i. The independent count by the referee of exhibits filed by the Petitioners and the description of what was filed not only shows that the number of exhibits alleged to have been filed by the Petitioners was not in fact filed, but also discloses total confusion and contradictions regarding their exhibits.
ii. Far from clarifying the confusion and contradictions in exhibits, the oral evidence provided by the 2nd Petitioner, when confronted under cross-examination with examples of the confusion, compounded the problem as he belatedly admitted to “mix-ups”, “mislabelling” of the exhibits etc.
iii. Exhibits filed by the Petitioners did not support the categories of claims their case was founded on and the figures provided by the 2nd Petitioners in respect of votes affected by the alleged irregularities and violations in each category are not borne out by exhibits filed by them, especially when account is taken of their deletion of some of the exhibits.
iv. The Petitioners have failed to comply with basic legal and practical requirements of providing evidence to the Court in a coherent and usable manner to prove their case. No legally permissible evidence is available to this Court on the basis of which the evidential burden on the Petitioners can be said to have been discharged.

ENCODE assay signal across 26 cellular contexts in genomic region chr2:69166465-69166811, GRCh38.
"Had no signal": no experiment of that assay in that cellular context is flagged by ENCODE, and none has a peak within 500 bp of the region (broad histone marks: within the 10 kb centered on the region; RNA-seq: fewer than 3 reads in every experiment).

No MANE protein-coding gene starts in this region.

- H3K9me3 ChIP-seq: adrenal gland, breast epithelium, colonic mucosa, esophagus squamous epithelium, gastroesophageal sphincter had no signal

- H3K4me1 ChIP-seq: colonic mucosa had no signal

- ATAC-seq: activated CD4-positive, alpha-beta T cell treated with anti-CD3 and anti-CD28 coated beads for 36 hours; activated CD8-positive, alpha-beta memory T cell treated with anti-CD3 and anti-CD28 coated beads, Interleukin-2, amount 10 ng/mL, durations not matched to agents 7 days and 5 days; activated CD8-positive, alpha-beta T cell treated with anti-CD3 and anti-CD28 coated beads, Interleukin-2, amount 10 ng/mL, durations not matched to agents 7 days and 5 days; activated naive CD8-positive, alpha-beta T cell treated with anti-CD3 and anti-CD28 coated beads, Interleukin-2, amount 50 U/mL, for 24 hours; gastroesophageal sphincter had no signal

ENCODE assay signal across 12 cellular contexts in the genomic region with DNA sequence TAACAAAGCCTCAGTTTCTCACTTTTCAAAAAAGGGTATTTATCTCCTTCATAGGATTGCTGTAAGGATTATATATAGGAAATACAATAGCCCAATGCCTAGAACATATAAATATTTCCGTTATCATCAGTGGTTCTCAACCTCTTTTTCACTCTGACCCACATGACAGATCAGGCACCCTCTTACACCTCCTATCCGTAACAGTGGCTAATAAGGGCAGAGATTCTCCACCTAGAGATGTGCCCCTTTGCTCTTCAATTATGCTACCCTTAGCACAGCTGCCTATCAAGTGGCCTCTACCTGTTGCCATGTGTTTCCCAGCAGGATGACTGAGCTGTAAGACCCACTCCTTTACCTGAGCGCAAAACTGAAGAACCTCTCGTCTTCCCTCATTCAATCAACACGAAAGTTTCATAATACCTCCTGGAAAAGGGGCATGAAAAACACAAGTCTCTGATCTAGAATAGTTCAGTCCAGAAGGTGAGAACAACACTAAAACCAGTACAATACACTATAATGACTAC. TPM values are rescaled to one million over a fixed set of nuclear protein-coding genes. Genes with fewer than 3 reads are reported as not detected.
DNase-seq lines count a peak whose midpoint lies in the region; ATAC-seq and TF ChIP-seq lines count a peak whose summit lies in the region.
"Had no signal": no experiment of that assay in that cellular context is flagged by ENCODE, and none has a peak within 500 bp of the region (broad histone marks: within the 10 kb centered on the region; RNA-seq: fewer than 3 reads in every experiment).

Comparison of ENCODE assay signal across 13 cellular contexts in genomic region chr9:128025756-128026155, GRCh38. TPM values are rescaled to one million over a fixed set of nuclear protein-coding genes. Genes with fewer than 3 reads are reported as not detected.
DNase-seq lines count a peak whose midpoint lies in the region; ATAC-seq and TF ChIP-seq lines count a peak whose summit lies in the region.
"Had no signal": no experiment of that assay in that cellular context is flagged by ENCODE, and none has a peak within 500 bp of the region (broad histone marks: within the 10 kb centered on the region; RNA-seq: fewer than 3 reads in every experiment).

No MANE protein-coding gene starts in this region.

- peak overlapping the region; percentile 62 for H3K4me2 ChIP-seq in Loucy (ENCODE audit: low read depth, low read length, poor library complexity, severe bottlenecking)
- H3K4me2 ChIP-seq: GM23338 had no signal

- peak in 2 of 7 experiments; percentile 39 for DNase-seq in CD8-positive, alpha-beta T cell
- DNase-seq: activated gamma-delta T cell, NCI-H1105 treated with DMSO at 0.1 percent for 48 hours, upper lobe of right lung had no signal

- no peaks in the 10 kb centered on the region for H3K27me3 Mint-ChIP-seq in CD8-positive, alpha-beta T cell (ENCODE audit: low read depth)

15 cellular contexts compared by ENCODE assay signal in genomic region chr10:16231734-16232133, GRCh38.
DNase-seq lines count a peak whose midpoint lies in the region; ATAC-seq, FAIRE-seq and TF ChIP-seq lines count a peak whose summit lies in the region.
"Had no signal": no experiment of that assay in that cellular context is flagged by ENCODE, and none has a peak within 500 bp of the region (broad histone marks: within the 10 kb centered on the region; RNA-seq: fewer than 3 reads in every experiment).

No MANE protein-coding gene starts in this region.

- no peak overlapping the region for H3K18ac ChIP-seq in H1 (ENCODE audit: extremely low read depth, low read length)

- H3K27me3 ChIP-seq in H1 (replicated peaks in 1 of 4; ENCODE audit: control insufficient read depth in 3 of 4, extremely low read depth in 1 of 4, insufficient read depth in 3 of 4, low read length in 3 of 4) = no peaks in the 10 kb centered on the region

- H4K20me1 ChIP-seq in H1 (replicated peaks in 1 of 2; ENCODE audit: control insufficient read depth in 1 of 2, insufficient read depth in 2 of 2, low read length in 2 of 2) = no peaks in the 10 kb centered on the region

v. Moreover, decisive evidence is provided on the face of the documents filed by the Petitioners themselves to confirm that the case of the Petitioners is flawed from the outset. In particular, the certification of results by the agents for the 1st Petitioner at the polling stations in respect of which pink sheets have been filed, a fact that is clear on the face of the pink sheets, contradicts the case put forward before this Court by the Petitioners.”
Touching on the substantive case, Tsatsu posited that the Petitioners “have woefully failed to establish the alleged irregularities, violations etc, nor have they proved that the alleged “irregularities, violations etc affected the outcome of the 2012 Presidential election.”
According to him, “there was no evidence that any voter in the election voted more than once or that any person not entitled to vote was allowed to vote.”
On voting without biometric verification, Tsatsu explained that the challenges of the country using biometric verification devices for the first time in elections in Ghana were successfully overcome and no one voted without going through the biometric verification process.
“The absence of the signature of the Presiding Officer on the pink sheets does not justify annulment of votes that were cast lawfully in the exercise of the constitutional rights of citizens. While failure to sign constitutes a breach of the duty imposed on that election official by the Constitution, nowhere does the Constitution require or justify the annulment of votes cast and, hence, the results announced at the relevant polling station because of such a breach,” he states.
On the use of duplicate serial numbers, Tsatsu maintained that the claim by the Petitioners that unique serial numbers were provided to polling station pink sheets was baseless and there was no irregularity involved in the same serial number appearing on more than one such pink sheet.